In recent times, the two main UK chiropractic associations, the British Chiropractic Association (BCA) and the McTimoney Chiropractic Association (MCA), have come under intense scrutiny. The BCA was brought to its knees by the misconceived libel case it brought against the science writer and broadcaster, Simon Singh, and, as a direct result of it, the MCA suffered the humiliation of having a confidential email to its members leaked online which revealed that it had urged all of them to take down their websites as they were a real threat to both them and their practices. By comparison, the Scottish Chiropractic Association (SCA) has enjoyed a relatively uncontroversial existence. Until now.

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A right Royal chiro cock-up

Jubilation in the chiropractic world! But, as usual, all is not what it might first seem…

Chiropractors granted Royal Charter:

The College of Chiropractors will soon be given the honour of being named the Royal College of Chiropractors. In doing so, Chiropractors become the first complementary health specialty to be awarded a Royal Charter. It is great news for Chiropractors and the development of the chiropractic profession in general.

Royal Charters have traditionally been awarded to specialty areas of Medicine such as the Royal College of Surgeons or Royal College of Dentists. It recognises the value of the College of Chiropractors unique position as a leader in the profession. (Source)

College of Chiropractors receives Royal Charter. Feels great to now be part of The Royal College of Chiropractors (Source)

The College of Chiropractors have been granted Royal Charter. Congratulations to the Royal College of Chiropractors! (Source)

The College of Chiropractors will soon be given the honour of being named the Royal College of Chiropractors. (Source)

One chiro was quick to update their website (or maybe he always thought it was a Royal College?) with this new imprimatur:

 I am registered with the General Chiropractic Council…and a member of the British Chiropractic Association (BCA) and the Royal College of Chiropractors. (Source)

The British Chiropractic Association (BCA) published a press release (cached) that probably started this all off:

College of Chiropractors granted Royal Charter

Dated: 12 November 2012

At a meeting of the Privy Council on Wednesday, the Queen approved the grant of a Royal Charter to the College of Chiropractors, the first Royal Charter to be granted to a complementary medicine organisation in the UK.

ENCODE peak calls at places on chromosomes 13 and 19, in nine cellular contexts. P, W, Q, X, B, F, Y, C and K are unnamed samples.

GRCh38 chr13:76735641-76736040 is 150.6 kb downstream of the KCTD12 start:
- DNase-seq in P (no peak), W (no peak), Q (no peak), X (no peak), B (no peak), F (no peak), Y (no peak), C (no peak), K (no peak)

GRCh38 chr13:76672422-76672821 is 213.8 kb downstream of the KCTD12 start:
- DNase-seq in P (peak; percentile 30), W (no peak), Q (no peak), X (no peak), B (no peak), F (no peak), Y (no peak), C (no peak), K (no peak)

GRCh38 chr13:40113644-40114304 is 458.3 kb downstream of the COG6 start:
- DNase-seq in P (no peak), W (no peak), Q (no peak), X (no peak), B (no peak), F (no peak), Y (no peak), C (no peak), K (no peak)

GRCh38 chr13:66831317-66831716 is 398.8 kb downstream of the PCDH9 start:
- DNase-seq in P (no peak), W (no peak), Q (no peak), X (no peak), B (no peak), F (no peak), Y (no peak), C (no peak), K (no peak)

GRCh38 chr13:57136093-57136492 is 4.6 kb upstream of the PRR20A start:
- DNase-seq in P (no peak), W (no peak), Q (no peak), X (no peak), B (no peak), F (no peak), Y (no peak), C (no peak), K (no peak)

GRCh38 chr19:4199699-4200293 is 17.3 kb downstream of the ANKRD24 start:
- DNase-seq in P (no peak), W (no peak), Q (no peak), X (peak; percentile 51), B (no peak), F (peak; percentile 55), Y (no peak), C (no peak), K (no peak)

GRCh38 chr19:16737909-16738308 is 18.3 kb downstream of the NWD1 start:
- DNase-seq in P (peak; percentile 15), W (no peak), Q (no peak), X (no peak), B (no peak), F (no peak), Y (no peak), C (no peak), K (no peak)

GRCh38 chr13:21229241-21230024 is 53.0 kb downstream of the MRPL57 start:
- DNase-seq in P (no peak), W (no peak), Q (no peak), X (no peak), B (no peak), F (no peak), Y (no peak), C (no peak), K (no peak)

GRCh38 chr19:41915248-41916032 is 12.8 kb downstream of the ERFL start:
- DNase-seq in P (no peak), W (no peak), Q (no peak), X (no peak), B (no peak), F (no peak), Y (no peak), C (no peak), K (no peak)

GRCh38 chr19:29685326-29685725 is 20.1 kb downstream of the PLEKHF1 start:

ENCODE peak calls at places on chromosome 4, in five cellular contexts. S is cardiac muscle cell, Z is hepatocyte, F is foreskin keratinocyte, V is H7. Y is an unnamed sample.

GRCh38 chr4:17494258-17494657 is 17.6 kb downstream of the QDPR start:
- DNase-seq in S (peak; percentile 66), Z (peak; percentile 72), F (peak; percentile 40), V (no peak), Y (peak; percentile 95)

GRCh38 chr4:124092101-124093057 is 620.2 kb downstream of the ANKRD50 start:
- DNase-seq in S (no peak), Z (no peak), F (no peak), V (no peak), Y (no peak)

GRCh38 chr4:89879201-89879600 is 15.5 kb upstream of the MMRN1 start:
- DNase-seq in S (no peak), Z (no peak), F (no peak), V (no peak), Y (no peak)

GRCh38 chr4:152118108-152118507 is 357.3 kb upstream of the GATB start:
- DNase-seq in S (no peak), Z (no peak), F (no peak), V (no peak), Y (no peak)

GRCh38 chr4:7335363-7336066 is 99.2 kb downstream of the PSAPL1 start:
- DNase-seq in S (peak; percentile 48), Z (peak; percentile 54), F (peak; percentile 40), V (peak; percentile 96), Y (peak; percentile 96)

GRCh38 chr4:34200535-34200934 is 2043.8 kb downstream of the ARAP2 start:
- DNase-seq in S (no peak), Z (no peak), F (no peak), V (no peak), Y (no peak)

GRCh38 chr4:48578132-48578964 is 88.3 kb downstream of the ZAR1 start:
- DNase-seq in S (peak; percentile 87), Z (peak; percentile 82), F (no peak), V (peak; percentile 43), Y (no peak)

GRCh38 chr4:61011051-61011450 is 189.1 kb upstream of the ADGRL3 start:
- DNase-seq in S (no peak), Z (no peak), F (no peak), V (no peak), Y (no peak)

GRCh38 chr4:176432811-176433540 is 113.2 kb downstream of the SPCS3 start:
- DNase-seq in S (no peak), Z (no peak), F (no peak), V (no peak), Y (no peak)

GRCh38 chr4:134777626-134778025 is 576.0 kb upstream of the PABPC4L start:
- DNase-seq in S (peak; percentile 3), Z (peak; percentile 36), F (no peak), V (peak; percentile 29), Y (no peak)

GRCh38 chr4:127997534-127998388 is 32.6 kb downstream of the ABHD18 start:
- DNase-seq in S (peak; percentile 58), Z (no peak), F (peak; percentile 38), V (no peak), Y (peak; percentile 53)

The College is an academic, professional membership body, established along the lines of the Medical Royal Colleges, which over the past 13 years has sought to ensure quality, safety and excellence are at the forefront of chiropractic practice in the public interest.

Chiropractic is regulated by statute and although chiropractors provide their services largely within the private sector, NHS funding for chiropractic treatment is now emerging region by region under the Department of Health’s new commissioning arrangements. Chiropractors specialise in the diagnosis and treatment of problems affecting the joints, muscles and nerves and are probably best known for treating low back pain, a condition which costs the equivalent of between 1% and 2% of the UK GDP and has a significant impact on people’s lives.

Rarely granted, a Royal Charter signals permanence and stability and, in the College of Chiropractors’ case, a clear indication to others of the leadership value and innovative approach the College brings to the development of the chiropractic profession. The Royal Charter essentially formalises the College’s position as a unique, apolitical, consultative body, recognising its role in promoting high practice standards and certifying quality and thus securing public confidence.

Tim Jay, President of the College, said, “The College of Chiropractors’ Royal Charter emphasises to the public and other health bodies that chiropractic is a healthcare profession with parity in the field of musculoskeletal health, providing a viable and recognised option for patients.”

All the usual spin, of course.

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The bitter sugar pill

In his Guardian article, Homeopaths offer to rebrand products as ‘confectionery’, Martin Robbins tells the story that, faced with being unable to sell their products as homeopathic medicines because they were unlicensed, a manufacturer offered to re-brand them as sweets. The irony of that won’t be lost on many, but what else has been going on?

…sceptics [are] posing as genuine members of the public…

Thanks to his FOIA request, we now know that the medicines regulator, the MHRA, told homeopathy manufacturers Helios and Ainsworths to discontinue the sale and supply of a number of their kits of homeopathic products because they contained homeopathic products that were not registered (under the HR scheme) or authorised (under the NR scheme) and because the names of the kits were not as had been registered with the MHRA.

McCarthy-style reporting, encouraged by the self-appointed detractors of homoeopathy…has protracted this decline [in the homeopathy industry]

These two issues are important: under the Medicines Regulations, individual homeopathic products have to be registered or authorised by the MHRA, and so do kits of these products, with the name of the kits agreed with the MHRA.

Helios and Ainsworths fell foul of the Medicines Regulations on both counts.

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That ‘neutral’ Swiss homeopathy report

What does the Swiss Government really think about homeopathy?

By Sven Rudloff and Zeno

Jump to Postscript